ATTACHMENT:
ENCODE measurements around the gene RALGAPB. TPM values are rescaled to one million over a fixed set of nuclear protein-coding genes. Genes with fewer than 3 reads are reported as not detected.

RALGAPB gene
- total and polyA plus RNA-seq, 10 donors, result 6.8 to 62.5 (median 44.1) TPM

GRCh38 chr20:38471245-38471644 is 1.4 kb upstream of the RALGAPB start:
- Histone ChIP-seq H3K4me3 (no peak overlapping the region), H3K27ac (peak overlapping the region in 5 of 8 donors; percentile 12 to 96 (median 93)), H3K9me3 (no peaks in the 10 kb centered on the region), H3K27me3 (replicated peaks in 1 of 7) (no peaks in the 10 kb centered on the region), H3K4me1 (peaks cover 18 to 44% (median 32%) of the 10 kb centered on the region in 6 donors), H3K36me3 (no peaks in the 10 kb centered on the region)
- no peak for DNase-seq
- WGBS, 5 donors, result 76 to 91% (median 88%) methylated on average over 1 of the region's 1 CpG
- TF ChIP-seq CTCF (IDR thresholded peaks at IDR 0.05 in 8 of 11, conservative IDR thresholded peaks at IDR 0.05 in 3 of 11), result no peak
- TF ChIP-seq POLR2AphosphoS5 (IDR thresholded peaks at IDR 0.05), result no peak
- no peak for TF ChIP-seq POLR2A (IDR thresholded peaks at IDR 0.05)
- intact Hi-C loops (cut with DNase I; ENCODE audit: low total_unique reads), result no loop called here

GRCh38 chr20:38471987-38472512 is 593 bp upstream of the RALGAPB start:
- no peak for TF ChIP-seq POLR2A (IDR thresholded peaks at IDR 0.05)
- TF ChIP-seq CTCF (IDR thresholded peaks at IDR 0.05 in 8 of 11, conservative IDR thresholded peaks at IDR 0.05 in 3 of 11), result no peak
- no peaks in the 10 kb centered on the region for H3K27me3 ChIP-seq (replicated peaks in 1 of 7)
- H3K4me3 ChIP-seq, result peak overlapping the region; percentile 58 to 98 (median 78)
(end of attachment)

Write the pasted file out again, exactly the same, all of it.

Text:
ENCODE measurements around the gene RALGAPB. TPM values are rescaled to one million over a fixed set of nuclear protein-coding genes. Genes with fewer than 3 reads are reported as not detected.

RALGAPB gene
- total and polyA plus RNA-seq, 10 donors, result 6.8 to 62.5 (median 44.1) TPM

GRCh38 chr20:38471245-38471644 is 1.4 kb upstream of the RALGAPB start:
- Histone ChIP-seq H3K4me3 (no peak overlapping the region), H3K27ac (peak overlapping the region in 5 of 8 donors; percentile 12 to 96 (median 93)), H3K9me3 (no peaks in the 10 kb centered on the region), H3K27me3 (replicated peaks in 1 of 7) (no peaks in the 10 kb centered on the region), H3K4me1 (peaks cover 18 to 44% (median 32%) of the 10 kb centered on the region in 6 donors), H3K36me3 (no peaks in the 10 kb centered on the region)
- no peak for DNase-seq
- WGBS, 5 donors, result 76 to 91% (median 88%) methylated on average over 1 of the region's 1 CpG
- TF ChIP-seq CTCF (IDR thresholded peaks at IDR 0.05 in 8 of 11, conservative IDR thresholded peaks at IDR 0.05 in 3 of 11), result no peak
- TF ChIP-seq POLR2AphosphoS5 (IDR thresholded peaks at IDR 0.05), result no peak
- no peak for TF ChIP-seq POLR2A (IDR thresholded peaks at IDR 0.05)
- intact Hi-C loops (cut with DNase I; ENCODE audit: low total_unique reads), result no loop called here

GRCh38 chr20:38471987-38472512 is 593 bp upstream of the RALGAPB start:
- no peak for TF ChIP-seq POLR2A (IDR thresholded peaks at IDR 0.05)
- TF ChIP-seq CTCF (IDR thresholded peaks at IDR 0.05 in 8 of 11, conservative IDR thresholded peaks at IDR 0.05 in 3 of 11), result no peak
- no peaks in the 10 kb centered on the region for H3K27me3 ChIP-seq (replicated peaks in 1 of 7)
- H3K4me3 ChIP-seq, result peak overlapping the region; percentile 58 to 98 (median 78)